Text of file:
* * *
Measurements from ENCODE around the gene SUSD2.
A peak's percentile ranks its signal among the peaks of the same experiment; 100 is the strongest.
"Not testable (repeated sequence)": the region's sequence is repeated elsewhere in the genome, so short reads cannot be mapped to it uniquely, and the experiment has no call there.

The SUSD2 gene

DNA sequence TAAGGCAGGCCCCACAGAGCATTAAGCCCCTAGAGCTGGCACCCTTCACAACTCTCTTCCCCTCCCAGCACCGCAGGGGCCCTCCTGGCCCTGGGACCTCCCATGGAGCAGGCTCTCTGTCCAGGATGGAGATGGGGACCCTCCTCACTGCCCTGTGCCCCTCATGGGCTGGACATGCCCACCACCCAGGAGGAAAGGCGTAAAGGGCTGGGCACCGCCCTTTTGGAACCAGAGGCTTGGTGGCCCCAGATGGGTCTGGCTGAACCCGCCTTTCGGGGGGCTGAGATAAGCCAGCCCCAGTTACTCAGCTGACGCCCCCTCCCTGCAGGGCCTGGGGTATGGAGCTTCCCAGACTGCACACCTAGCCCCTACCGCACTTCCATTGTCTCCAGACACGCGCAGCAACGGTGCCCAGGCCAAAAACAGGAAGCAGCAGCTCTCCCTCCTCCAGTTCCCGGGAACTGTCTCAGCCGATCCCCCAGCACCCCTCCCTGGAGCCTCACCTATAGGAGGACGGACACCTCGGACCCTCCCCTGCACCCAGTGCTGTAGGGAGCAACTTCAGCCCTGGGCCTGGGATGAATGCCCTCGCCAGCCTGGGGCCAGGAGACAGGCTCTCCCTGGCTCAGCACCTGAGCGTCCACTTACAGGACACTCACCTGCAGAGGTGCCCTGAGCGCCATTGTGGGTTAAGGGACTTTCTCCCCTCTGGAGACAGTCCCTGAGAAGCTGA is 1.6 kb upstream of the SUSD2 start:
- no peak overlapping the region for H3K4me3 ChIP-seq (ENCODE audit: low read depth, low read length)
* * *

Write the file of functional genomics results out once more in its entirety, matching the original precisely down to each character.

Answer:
Measurements from ENCODE around the gene SUSD2.
A peak's percentile ranks its signal among the peaks of the same experiment; 100 is the strongest.
"Not testable (repeated sequence)": the region's sequence is repeated elsewhere in the genome, so short reads cannot be mapped to it uniquely, and the experiment has no call there.

The SUSD2 gene

DNA sequence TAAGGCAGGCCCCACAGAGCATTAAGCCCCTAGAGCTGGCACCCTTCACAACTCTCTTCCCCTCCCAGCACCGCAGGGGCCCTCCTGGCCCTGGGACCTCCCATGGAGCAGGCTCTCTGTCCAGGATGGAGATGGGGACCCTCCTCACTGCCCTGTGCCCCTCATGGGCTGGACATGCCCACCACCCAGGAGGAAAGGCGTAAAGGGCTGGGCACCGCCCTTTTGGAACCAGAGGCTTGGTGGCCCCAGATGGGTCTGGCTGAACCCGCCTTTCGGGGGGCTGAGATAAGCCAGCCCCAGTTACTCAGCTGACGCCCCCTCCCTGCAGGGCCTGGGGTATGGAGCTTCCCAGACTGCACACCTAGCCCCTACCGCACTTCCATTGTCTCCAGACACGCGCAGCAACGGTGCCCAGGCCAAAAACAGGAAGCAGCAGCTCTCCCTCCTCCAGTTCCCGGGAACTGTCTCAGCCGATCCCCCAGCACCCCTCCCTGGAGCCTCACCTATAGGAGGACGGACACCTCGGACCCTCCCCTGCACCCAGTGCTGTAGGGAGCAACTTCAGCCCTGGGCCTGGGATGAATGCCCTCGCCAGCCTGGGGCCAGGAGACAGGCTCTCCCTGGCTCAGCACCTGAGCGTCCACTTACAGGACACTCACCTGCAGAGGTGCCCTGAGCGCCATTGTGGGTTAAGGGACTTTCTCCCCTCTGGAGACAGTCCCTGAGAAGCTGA is 1.6 kb upstream of the SUSD2 start:
- no peak overlapping the region for H3K4me3 ChIP-seq (ENCODE audit: low read depth, low read length)